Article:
Jaundice in Newborns Associated With Type 1 Diabetes

From the WebMD Archives

Nov. 11, 1999 (Los Angeles) -- It is not unusual for a child in the womb to develop blood proteins that are incompatible with the corresponding proteins in its mother's blood. Often these infants are born with jaundice, a yellowish discoloration of the skin due to an abnormal breakdown of blood products. A new study has found an association between this form of jaundice in newborns and a higher occurrence of diabetes that starts in childhood, also known as type 1 diabetes.

However, "we are nowhere near saying that if you have a particular [type of blood protein], your risk is increased," one of the investigators tells WebMD.

In the paper, published in the October issue of the journal Diabetes Care, lead researcher Gisela G. Dahlquist, MD, PhD, of Umeå University Hospital in Sweden, and co-authors from Ireland and Hungary, found a strong association between jaundice caused by incompatibility of the ABO blood protein between mother and infant and the child's subsequent risk of developing type 1 diabetes.

ABO blood proteins determine the type of blood the child will have, such as A, B, or O. Certain situations can arise where the blood type of the child will cause a reaction or be incompatible with the mother's blood type, and thus cause problems. If a severe reaction develops, the child may die.

Incompatibility to Rh factor, another blood protein, had no effect. The Rh factor determines whether your blood type is positive or negative, as in B+ or O-.

Other important diabetes risk factors included a mother older than 25, a high blood pressure disorder during pregnancy known as preeclampsia, and lung disease in the newborn. The authors looked at approximately 900 cases of children who developed diabetes before age 15 from seven countries throughout Europe, and compared them to around 2,300 children without diabetes.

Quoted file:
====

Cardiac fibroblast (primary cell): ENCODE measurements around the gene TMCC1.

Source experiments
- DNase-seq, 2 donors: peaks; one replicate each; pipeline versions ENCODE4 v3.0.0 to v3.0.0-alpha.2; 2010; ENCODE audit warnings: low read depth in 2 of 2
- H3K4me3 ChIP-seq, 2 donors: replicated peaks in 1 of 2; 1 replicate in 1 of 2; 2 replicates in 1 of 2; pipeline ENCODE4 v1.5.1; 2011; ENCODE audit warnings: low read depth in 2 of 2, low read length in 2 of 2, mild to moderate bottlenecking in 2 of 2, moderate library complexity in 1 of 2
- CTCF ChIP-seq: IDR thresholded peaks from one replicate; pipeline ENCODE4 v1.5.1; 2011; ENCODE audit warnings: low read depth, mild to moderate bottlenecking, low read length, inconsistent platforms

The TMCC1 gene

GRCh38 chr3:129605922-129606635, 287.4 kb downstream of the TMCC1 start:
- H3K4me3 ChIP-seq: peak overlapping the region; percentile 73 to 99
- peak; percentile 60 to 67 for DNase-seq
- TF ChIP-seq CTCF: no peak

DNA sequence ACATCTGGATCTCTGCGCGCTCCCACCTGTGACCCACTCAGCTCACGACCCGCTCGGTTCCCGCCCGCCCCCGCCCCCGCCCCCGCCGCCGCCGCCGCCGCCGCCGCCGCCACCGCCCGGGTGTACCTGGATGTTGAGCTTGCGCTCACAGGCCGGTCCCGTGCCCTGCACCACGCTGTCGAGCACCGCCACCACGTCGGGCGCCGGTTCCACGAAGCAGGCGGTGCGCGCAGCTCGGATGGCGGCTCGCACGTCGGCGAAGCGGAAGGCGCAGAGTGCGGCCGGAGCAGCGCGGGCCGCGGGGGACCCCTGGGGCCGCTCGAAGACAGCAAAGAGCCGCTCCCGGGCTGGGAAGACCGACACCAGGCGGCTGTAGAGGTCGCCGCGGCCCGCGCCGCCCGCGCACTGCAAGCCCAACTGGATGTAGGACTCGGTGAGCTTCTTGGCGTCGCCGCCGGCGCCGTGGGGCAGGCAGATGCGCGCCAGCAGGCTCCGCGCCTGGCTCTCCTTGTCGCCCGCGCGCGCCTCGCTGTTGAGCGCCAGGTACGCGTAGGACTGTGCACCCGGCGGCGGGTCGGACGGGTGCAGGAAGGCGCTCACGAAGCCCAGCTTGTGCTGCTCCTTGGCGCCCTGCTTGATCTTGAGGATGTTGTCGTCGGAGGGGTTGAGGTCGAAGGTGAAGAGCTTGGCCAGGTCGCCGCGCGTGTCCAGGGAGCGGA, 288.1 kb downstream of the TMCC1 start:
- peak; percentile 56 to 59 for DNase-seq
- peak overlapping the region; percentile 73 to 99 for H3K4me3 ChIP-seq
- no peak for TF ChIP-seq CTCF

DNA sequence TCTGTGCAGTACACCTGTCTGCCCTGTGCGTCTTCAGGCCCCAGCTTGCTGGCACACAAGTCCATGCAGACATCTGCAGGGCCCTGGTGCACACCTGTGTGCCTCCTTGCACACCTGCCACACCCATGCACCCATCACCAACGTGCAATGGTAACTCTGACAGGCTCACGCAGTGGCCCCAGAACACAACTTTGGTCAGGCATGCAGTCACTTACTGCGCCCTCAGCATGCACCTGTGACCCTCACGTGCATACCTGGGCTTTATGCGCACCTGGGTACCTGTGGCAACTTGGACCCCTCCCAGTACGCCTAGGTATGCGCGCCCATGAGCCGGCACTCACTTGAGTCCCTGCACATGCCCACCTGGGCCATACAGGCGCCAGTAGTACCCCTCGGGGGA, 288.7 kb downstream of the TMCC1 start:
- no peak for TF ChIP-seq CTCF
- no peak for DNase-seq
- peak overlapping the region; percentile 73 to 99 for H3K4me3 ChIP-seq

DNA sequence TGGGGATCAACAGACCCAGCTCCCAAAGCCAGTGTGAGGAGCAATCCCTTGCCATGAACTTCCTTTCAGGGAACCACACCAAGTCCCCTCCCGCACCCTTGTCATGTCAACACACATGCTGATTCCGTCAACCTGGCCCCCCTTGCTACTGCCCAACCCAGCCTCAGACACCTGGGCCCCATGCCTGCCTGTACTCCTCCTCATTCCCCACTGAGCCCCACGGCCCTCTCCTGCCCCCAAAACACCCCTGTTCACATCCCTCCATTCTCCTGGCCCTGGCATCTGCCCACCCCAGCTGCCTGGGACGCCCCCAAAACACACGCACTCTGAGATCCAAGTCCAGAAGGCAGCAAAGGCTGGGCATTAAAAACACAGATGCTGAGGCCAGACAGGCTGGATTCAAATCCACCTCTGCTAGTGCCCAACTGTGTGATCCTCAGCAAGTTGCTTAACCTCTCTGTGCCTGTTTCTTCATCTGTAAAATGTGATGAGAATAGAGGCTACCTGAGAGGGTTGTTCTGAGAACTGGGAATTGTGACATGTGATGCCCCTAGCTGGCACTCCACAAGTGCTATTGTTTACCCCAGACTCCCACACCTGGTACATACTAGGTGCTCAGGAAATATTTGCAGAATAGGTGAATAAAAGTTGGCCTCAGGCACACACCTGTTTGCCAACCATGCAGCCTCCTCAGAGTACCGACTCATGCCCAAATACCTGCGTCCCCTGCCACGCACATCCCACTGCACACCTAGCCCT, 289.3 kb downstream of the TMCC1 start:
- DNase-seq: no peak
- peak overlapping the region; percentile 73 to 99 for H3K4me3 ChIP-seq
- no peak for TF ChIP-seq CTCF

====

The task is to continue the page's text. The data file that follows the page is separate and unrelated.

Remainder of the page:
"This is an interesting paper, generally well done, and an exciting confirmation of earlier findings [by the same authors]," says Trevor Orchard, MD, in an interview with WebMD seeking objective comment. "But even though this is a significant finding, we're not sure what proportion of ABO-incompatible mothers will have a child with diabetes." In other words, he says, the actual risk "is small."


"There were some unusual findings in this study," says David Hadden, MD, professor of endocrinology and leader of the study center at Royal Victoria Hospital in Belfast, Northern Ireland. "It is probably not just a statistical chance." However, he says that the risk of type 1 diabetes in a child is still quite low, about one case in every 500 to 1,000 births both in Europe and the U.S. "This gives a hint of one of the many potential mechanisms behind the development of juvenile type 1 diabetes." adds Orchard, who is with the University of Pittsburgh.

Type 1 diabetes is increasing in Europe, says Hadden. "That's what keeps drawing us along in this study."

Signs of possible diabetes in a child include excessive thirst, failure to eat and grow properly, 'not feeling well,' and frequent urination. If a child has these symptoms, Hadden recommends testing the urine for sugar. "That is often forgotten while doing more sophisticated tests," he says. "It's a very easy diagnosis to make, but somebody has to remember to do it."

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